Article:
In politics, the only thing more dangerous than throwing a spear at the king and missing is declaring that you intend to throw the spear – then failing to do so.
This spring, a new coalition of conservative groups called the Peach Tea Party declared that it would target 16 House Republicans and the chamber’s sole independent for their votes against HB 954, a bill to shorten the period during which a woman can seek an abortion, and another measure to eliminate discrimination in public hiring by sexual orientation or gender identity.
Of those 17 targeted, only four ended up with Republican opposition last week:
– Incumbent Republican Amos Amerson of Dahlonega retired. Three Republicans and one Democrat will try to replace him;
– Tommy Benton, R-Jefferson, no opposition;
– Mickey Channell, R-Greensboro, no opposition;
– Sharon Cooper, R-Marietta, has no opposition;
– Harry Geisinger, R-Roswell, no opposition;
– Mike Jacobs, R-Atlanta, picked up no GOP opposition, but has a Democratic opponent, 65-year-old Sandy Murray;
– Judy Manning, R-Marietta, 69, will be challenged in the GOP primary by 33-year-old Charles Gregory;
– Don Parsons, R-Marietta, 64, has a GOP primary challenge from JoEllen Smith, 52-year-old executive with an education company.
– Jay Powell, R-Camilla, attracted no GOP opposition, but one Democratic opponent, Jewell Howard of Baconton;
– Chuck Sims, R-Douglas, will face Republican Darwin Carter, a 72-year-old farmer;
– Kip Smith, R-Columbus, is being challenged by Republican John Pezold – but Pezold announced his entrance into the contest long before the Peach Tea Party produced its hit list;
– Richard Smith, R-Columbus, no opposition;
– Ron Stephens, R-Savannah, no GOP opposition, but one Democratic opponent, 23-year-old Lauren Craddock;
– Tom Taylor, R-Dunwoody, no opposition;
– Joe Wilkinson, R-Sandy Springs, no opposition;
– Wendell Willard, R-Sandy Springs, no opposition;
– and Rusty Kidd of Milledgeville, the House’s only independent member, won’t be allowed to qualify until July. But no Republican signed up to run against him – only Democrat Quentin Howell.
As Memorial Day weekend began, Senate Majority Leader Chip Rogers found himself explaining his previous occupation as a sports handicapper. Read the original piece by David Michaels and Atlanta Unfiltered here. From Channel 2 Action News:
Rogers faces Republican challenger Brandon Beach in the July 31 primary.
Over at the Athens Banner-Herald, Blake Aued notes that despite their outrage over state Rep. Doug McKillip’s switch to the Republican side of the aisle, Democrats were unable to find anyone to run against him:
“The reality of the situation is that, by betraying the Democratic Party and turning his back on the people who elected him, he bought himself a friend in (House Speaker) David Ralston,” former Clarke County Democratic Committee Chairman Bill Overend said. “He was able to draw himself a district, frankly, to the detriment of (state Rep.) Chuck Williams and Oconee County, that is very conservative.”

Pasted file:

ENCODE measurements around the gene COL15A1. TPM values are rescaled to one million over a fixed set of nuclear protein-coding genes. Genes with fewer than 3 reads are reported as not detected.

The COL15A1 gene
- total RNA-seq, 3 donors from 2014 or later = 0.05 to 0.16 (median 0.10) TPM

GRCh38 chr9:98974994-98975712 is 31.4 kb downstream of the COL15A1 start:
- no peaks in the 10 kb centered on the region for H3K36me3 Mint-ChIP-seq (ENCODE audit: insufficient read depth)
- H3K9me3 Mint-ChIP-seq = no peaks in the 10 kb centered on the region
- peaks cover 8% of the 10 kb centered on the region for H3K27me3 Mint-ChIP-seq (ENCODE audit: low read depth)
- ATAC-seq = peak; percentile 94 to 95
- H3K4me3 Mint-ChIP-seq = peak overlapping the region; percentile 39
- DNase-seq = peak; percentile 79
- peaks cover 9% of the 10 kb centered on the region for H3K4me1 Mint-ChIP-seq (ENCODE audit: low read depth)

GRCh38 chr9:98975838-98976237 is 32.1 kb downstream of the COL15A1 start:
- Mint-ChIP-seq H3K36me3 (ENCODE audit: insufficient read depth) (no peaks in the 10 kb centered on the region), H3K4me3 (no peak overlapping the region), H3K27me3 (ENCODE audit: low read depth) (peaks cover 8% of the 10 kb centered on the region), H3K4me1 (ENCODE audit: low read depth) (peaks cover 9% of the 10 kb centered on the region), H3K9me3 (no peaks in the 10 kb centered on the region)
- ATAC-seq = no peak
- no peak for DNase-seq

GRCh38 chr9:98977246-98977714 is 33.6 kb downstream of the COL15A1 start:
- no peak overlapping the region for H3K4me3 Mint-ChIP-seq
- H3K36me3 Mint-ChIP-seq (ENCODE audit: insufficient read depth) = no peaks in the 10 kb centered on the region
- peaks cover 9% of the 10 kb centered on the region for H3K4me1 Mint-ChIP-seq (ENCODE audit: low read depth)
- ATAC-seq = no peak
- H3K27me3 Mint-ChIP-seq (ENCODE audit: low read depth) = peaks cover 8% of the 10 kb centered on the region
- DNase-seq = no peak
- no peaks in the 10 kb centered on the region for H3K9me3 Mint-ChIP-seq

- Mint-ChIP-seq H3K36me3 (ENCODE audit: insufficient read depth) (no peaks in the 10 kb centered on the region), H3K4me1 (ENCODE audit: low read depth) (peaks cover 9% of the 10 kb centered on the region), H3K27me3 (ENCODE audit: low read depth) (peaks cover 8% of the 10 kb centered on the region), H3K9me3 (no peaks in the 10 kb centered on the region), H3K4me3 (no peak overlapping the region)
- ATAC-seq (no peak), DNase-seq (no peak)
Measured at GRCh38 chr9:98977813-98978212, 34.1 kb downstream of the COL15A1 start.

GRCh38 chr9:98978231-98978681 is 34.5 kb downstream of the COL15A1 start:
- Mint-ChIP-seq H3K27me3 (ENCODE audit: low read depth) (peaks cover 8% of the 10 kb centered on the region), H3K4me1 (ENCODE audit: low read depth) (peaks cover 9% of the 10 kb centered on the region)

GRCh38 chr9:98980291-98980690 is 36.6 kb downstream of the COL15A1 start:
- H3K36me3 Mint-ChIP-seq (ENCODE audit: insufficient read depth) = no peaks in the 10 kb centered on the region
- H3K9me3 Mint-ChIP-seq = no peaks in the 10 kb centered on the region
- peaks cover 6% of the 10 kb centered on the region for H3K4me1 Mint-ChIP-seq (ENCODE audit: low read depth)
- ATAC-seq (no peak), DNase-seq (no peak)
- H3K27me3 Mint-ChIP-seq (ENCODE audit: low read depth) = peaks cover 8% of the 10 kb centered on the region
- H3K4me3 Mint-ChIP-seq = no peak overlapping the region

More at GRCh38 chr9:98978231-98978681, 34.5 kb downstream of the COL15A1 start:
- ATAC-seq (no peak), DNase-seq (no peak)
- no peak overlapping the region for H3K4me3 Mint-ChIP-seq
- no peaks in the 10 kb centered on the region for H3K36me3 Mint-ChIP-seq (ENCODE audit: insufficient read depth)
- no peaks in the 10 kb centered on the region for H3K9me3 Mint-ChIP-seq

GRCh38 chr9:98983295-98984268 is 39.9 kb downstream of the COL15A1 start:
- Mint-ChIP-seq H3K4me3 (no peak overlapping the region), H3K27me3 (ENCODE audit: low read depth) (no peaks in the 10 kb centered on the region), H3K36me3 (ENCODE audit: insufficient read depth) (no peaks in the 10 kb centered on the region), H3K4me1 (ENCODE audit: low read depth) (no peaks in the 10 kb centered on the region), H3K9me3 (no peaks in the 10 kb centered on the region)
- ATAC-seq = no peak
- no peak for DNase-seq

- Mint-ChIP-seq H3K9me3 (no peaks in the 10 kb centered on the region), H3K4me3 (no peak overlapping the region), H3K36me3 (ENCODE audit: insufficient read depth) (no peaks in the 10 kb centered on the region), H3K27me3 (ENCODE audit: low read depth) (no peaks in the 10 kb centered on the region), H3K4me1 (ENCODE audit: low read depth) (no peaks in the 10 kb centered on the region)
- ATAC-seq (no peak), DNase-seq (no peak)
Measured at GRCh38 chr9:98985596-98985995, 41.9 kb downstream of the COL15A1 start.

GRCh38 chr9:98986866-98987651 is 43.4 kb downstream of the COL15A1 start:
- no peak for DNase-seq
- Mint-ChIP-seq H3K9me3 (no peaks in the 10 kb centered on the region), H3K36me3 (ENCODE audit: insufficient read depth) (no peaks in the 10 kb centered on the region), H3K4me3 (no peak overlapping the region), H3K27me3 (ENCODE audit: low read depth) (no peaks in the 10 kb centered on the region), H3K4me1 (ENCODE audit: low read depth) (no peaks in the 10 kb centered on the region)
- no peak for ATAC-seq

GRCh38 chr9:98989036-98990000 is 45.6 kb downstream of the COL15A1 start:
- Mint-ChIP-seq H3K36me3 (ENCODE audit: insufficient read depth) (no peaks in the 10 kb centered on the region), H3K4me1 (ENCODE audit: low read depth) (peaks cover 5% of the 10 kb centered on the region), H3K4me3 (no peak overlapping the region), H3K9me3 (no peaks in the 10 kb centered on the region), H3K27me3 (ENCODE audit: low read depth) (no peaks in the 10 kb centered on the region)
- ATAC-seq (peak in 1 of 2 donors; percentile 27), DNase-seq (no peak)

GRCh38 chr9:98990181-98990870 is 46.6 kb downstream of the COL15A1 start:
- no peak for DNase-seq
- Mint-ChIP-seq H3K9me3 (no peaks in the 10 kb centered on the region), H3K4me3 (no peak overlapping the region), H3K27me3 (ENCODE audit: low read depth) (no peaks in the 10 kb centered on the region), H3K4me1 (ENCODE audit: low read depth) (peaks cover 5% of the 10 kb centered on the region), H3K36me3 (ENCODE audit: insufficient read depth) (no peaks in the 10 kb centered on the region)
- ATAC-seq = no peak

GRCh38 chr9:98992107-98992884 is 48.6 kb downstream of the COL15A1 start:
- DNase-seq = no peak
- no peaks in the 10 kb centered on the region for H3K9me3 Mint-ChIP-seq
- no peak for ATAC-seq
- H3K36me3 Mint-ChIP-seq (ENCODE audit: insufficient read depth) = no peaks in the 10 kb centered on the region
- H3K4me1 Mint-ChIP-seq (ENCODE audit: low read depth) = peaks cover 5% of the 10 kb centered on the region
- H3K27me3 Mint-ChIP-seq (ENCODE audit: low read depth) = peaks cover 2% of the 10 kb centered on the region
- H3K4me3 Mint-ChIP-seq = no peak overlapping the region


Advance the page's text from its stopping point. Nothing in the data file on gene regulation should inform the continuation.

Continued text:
The decision by Hunter Bicknell to seek another term as chairman of the Jackson County Commission, rather than qualify as a candidate in the 9th District congressional race, changes the outlook for frontrunners Doug Collins and Martha Zoller, both of Gainesville.
A third candidate, Roger Fitzpatrick, remains in the July 31 race, but the odds of winning the seat without an expensive runoff contest have risen considerably.
Copy editors beware. We now have two Rick Allens in two separate Republican contests for Congress. In the 2nd District, Rick Allen of Columbus, the 61-year-old president of a medical supply company, is one of three Republicans out to challenge Democratic incumbent Sanford Bishop of Albany.
In the 12th District, Rick W. Allen, a 60-year-old general contractor from Augusta, is one of four Republicans seeking the honor of doing battle with Democratic incumbent John Barrow, also of Augusta.
James Richardson at Georgia Tipsheet has been doing a fine job of tracking party-switchers at the grassroots in Georgia. Among them: Eight Bleckley County office-holders filed for reelection Wednesday as Republicans. Only the county surveyor remains a Democrat.
U.S. Rep. Lynn Westmoreland said last week that he’ll vote for the transportation sales tax on July 31, but his Republican colleague Tom Price is less sure. From the Marietta Daily Journal:
“I honestly don’t know. When I was at the state level, I fought to make it so that we could try to get some regional decisions made in transportation that were truly addressing the areas of congestion. One of the things that we did was to make certain that the tolls on 400 were used for 400 instead of sent around the state. It’s clear that we need some transportation solutions and expansion of capacity in the metropolitan area. I’m not certain that this bill was the right way to go at it. I didn’t have a hand in it at all obviously because it was at the state level.”
- By Jim Galloway, Political Insider